New Mexico seeks concussion safeguards for more youth sports
SANTA FE, N.M. (AP) — State health officials are seeking to shore up and standardize safeguards against brain injuries in youth sports beyond schools in non-scholastic athletic leagues and clubs.
Coaches and many youth athletes automatically would undergo training to detect signs of a concussion and understand the potential consequences of a brain injury under rules proposed by the New Mexico Department of Health.
The agency has scheduled a public hearing later this month on the proposal requiring annual training about concussions not only of coaches but also parents and young athletes themselves — once they turn 11. Agency official were unavailable Friday for comment.
Those children would sign a form each year that shows they completed brain-injury prevention training session linked to standards from the U.S. Centers for Disease Control and Prevention.
In 2010, New Mexico adopted far-reaching prevention and education measures to address concussions and potential brain injuries in school sports, and more recent legislation in 2017 extended training and education to student athletes.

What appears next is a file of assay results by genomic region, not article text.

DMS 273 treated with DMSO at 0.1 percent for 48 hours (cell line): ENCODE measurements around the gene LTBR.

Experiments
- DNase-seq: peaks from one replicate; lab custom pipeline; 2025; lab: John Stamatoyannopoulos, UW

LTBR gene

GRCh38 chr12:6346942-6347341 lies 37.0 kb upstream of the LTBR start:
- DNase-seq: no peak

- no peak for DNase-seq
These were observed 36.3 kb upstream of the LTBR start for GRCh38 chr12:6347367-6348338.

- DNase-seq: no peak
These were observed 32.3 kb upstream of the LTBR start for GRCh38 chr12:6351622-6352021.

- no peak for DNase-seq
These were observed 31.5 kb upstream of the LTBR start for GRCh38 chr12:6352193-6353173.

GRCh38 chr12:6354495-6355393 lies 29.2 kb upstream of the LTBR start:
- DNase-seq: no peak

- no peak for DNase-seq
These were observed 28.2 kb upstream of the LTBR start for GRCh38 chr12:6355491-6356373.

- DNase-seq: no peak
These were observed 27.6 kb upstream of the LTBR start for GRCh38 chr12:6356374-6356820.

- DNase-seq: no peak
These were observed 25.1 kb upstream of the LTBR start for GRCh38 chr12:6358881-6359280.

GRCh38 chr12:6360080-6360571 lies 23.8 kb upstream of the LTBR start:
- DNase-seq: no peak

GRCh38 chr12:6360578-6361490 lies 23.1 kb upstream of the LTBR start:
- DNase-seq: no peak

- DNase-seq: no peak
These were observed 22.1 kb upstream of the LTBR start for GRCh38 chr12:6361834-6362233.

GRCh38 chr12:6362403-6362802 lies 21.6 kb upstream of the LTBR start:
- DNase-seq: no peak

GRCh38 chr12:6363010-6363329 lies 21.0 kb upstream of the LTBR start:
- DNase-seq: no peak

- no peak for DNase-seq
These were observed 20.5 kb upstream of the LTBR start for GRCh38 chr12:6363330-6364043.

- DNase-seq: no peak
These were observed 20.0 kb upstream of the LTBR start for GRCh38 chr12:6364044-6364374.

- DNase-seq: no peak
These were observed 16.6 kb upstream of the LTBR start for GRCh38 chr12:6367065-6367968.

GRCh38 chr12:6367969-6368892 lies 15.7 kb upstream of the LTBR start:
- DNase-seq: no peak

State Senator and high school teacher Bill Soules of Las Cruces said he sponsored the 2017 bill after conversations with students who felt left out of decisions about concussions in athletics. He said protocols for non-scholastic youth sports were not fully addressed at the time — and applauded the idea of expanding youth education.
“The idea is that students have an awareness as to what the symptoms are of concussions because sometimes they don’t show up until one or two hours afterward, and the coach is long gone,” he said.
The newly proposed brain injury rules echo many guidelines already in place at statewide youth sports organizations affiliated with national governing bodies, such as New Mexico Youth Soccer that oversees a long list of clubs and leagues across the state.
Gloria Faber, executive director of New Mexico Youth Soccer, said the new state rules may be help independent youth sports groups keep up with evolving research on brain injuries and ensure that athletes take adequate time off after a concussion.
She said standards for non-scholastic sports are especially important because many coaches are parent volunteers and competition begins at a young age.
New Mexico’s proposed new rules include a standard sit-out period for symptoms of a concussion or brain injury — of at least 10 days. Players would return only with a written medical release.
In 2015, a New Mexico judge overruled state concussion protocols to allow a high school football player in Rio Rancho to play in a title game after his parents challenged the school’s diagnosis.